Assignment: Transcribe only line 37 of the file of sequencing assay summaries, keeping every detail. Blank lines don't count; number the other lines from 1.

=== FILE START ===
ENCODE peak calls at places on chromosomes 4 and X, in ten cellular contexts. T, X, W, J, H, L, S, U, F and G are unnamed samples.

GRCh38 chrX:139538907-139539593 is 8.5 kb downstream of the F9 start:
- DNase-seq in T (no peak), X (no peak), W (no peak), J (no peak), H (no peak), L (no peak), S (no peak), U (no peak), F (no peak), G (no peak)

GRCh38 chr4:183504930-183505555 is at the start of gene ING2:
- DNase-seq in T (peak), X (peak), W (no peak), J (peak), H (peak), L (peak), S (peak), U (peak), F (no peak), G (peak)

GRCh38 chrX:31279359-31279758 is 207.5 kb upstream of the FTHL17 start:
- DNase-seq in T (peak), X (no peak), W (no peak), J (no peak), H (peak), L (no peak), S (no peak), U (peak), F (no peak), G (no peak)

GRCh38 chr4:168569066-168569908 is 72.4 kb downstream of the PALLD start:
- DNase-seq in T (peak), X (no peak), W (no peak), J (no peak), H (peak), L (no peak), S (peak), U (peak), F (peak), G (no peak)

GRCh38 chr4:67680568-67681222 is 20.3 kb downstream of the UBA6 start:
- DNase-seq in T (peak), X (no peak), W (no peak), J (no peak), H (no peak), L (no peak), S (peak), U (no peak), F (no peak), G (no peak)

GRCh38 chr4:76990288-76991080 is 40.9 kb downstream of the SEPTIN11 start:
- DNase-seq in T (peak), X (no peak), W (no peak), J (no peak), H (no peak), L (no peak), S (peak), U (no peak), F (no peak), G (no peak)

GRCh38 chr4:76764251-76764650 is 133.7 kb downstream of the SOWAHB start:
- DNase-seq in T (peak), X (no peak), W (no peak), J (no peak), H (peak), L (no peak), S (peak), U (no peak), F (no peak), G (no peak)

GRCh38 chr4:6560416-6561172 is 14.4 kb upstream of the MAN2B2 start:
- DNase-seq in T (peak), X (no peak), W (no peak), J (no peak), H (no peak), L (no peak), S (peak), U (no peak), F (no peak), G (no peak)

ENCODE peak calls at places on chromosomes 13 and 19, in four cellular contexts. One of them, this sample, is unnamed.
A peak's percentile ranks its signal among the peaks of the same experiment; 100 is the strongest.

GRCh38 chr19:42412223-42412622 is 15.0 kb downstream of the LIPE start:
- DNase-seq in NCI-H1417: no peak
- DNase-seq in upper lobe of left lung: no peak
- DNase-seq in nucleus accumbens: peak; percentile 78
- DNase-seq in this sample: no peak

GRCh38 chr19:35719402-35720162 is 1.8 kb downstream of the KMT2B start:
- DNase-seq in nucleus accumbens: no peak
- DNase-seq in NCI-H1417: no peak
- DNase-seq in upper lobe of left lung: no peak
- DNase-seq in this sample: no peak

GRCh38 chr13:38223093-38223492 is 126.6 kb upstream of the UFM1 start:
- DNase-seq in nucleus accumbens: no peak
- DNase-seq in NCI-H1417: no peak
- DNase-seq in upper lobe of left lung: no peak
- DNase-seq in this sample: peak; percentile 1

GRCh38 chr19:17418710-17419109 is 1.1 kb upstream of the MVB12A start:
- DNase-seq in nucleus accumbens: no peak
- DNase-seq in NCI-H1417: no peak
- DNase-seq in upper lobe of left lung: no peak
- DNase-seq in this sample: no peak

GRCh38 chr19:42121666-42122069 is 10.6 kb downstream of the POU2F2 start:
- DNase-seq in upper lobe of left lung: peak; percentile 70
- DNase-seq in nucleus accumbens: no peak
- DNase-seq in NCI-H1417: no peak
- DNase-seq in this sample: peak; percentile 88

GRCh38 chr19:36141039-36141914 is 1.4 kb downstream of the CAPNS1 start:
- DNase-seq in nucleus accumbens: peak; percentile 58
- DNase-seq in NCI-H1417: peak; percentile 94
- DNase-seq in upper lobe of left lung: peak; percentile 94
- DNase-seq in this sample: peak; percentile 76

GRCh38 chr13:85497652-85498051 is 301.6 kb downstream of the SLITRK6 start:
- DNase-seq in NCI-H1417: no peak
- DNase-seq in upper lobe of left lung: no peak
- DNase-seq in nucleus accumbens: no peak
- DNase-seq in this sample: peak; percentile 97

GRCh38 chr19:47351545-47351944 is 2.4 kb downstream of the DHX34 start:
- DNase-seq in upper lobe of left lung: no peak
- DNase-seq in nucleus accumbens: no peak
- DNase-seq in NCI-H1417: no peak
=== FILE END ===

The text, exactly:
- DNase-seq in NCI-H1417: no peak